Life Scale; two measures of eudaimonic well-being: (1) Flourishing Scale, (2), Question-
naire of Eudaimonic Well-Being; one measure of overall mental health: The Mental Health
Continuum—Short Form; two measures pertaining to happiness beliefs: (1) Fear of Hap-
piness Scale, (2) The Fragility of Happiness Scale; and one measure of religiosity: Brief
Version of the Santa Clara Strength of Religious Faith Questionnaire.
Scale of Positive and Negative Experience (SPANE; Diener et al. 2009, 2010). The
12-item SPANE measures positive feelings (SPANE-P), negative feelings (SPANE-N),
and the balance between the two (SPANE-B). It is considered appropriate to use in cultur-
ally diverse settings as it does not include lists of emotions that might be problematic for
non-English speakers, rather it uses terms like “good”, “bad”, “positive” and so forth. The
SPANE was shown to have good reliability and validity (Diener et al. 2010), as well as
high factor loadings for the SPANE-P and SPANE-N. The construct validity of the overall
SPANE was good, with moderate to very high correlations with other emotion and wellbe-
ing measures. Cronbach’s alphas in the current study were between .74, and .81.
Satisfaction with Life Scale (SWLS; Diener etal. 1985). The 5-item SWLS assesses an
individual’s overall judgment of satisfaction with their life as a whole versus specific life
domains (Pavot and Diener 2008). Items (e.g., “I am satisfied with my life”, “If I could live
my life over, I would change almost nothing”) are rated on a 7-point scale with end points
of 1 = strongly disagree and 7 = strongly agree. Scores range from 5 to 35, with the neutral
point at 20. The SWLS has been shown to have high internal consistency (0.79 and higher),
while test–retest reliability and convergent validity is also high (Pavot and Diener 1993).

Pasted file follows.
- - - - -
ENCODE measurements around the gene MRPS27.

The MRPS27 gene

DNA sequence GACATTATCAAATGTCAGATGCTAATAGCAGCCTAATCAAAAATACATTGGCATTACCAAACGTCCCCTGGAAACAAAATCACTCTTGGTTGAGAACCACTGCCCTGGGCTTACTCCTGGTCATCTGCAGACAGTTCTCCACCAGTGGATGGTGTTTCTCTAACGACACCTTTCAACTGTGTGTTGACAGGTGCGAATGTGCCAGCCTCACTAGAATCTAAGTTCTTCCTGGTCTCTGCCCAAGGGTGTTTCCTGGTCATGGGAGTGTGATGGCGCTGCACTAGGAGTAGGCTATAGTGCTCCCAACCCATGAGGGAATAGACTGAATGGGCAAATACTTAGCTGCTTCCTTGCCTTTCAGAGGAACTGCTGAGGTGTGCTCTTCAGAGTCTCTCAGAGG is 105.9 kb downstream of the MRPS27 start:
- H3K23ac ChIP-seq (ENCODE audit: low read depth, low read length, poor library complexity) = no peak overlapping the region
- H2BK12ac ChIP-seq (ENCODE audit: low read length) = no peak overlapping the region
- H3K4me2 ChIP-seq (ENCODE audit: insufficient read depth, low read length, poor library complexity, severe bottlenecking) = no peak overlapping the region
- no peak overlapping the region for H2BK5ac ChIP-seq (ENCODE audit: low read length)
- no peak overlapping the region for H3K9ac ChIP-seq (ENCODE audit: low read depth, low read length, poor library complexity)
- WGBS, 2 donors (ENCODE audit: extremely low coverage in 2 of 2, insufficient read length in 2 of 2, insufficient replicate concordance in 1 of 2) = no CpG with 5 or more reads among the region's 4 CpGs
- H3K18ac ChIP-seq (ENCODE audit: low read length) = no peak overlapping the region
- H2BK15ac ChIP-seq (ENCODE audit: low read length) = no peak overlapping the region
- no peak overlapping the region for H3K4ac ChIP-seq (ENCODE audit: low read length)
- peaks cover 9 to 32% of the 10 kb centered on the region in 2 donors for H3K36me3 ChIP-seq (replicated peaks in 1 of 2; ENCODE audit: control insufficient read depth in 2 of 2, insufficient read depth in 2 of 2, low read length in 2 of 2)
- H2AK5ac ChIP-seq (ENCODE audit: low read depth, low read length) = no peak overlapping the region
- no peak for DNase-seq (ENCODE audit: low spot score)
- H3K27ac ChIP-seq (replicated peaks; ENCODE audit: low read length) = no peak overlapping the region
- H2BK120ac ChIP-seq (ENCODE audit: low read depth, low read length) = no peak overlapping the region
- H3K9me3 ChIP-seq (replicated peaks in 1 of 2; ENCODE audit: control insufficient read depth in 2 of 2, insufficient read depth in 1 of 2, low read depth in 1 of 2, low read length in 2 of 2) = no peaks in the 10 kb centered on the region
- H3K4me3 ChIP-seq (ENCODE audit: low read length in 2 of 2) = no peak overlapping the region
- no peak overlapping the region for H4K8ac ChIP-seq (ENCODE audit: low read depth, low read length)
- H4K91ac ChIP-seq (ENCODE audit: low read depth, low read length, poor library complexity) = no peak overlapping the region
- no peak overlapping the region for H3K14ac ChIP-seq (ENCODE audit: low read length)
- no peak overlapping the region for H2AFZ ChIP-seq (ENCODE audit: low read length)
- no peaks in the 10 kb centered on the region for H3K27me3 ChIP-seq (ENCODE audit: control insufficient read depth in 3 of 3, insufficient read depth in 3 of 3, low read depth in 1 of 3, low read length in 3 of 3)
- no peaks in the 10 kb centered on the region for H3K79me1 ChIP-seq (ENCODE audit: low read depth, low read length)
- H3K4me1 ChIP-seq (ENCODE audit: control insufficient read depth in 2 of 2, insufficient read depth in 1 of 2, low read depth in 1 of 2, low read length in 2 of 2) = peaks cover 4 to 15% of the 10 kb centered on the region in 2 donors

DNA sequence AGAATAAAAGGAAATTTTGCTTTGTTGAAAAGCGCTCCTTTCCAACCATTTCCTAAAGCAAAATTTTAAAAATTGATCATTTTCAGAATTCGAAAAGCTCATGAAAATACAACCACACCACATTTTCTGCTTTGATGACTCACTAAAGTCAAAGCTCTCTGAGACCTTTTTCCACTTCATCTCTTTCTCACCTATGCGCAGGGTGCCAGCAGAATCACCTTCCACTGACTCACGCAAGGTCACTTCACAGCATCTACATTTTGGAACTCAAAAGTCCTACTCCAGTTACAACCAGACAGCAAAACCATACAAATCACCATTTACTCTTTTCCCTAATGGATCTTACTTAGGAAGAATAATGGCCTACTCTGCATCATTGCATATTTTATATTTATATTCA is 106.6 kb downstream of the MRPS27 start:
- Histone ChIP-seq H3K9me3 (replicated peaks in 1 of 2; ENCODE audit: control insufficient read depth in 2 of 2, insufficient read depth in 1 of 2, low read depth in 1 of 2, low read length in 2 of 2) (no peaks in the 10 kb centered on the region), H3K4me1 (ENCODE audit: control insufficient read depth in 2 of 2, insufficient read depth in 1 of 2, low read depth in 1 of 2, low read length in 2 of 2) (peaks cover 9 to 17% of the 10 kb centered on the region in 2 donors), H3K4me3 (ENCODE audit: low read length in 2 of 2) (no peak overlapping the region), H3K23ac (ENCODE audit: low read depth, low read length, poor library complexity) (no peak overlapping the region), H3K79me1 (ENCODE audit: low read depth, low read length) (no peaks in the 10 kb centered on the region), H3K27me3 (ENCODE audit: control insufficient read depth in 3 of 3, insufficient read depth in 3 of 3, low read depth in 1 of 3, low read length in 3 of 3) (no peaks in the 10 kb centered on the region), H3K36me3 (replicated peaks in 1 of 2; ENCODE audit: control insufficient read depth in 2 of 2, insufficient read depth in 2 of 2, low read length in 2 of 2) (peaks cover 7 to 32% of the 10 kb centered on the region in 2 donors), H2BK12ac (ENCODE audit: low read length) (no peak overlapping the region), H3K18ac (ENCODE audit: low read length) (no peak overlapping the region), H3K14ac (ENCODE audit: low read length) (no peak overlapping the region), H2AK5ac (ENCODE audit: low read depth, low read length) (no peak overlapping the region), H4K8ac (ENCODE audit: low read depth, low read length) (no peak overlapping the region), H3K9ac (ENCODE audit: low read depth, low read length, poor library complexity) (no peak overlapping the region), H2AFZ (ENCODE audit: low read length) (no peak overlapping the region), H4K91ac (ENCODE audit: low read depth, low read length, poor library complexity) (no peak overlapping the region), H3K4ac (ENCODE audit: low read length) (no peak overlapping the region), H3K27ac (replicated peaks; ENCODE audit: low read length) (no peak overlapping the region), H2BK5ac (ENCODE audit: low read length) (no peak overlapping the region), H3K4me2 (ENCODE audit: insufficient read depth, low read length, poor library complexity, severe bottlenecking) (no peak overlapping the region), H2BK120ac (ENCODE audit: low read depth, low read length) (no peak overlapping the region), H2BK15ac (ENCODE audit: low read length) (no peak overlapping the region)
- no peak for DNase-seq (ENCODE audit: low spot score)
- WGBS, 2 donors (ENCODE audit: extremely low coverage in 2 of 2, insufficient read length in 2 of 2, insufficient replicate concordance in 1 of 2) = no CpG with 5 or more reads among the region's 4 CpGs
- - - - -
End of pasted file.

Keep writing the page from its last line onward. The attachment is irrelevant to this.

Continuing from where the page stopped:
The SWLS is a widely used wellbeing measure (Larsen and Eid 2008; Pavot and Diener
2008). Cronbach’s alphas in the current study were .74, .76, .74.
Flourishing Scale (FS; Diener et al. 2009). The FS is an 8-item measure of social
psychological prosperity. It includes the following: having a sense of competence, feel-
ing engaged and interested, reporting meaning and purpose, feeling a sense of optimism,
accepting the self, having supportive and rewarding relationships, contributing to the well-
being of others, and being respected by others. Items (e.g., “I am engaged and interested
in my daily activities”, “I am optimistic about my future”) are rated on a 7-point scale
ranging from 1 = strongly disagree to 7 = strongly agree. The FS has shown high reliability
and validity in college student samples (Diener etal. 2010). The construct validity of the
FS was acceptable, based on its moderate to high correlations with scores on several other
wellbeing measures (rs = .78, 73). Cronbach’s alphas in the current study were .80, .84, .83.
A Positive Psychology Intervention Program ina…
1 3
Questionnaire of Eudaimonic Well-Being (QEWB; Waterman et al. 2010). Eudaimonic
wellbeing involves the development of potentials and fulfillment of personal goals; thus,
it is based on activity and not solely on what individuals think about their life or feel at a
given moment. The 21-item QEWB measures effort, self-discovery, enjoyment, purpose and
meaning, development of one’s potentials, and involvement. Waterman etal. (2010) found all
items to load onto a single factor with high internal consistency suggesting altogether that the
psychometric properties of the QEWB can be considered acceptable. Examples of the items
include, “I believe I have discovered who I really am” and “When I engage in activities that
involve my best potentials, I have this sense of really being alive”. Cronbach’s alphas in the
current study were .76, .79, .80.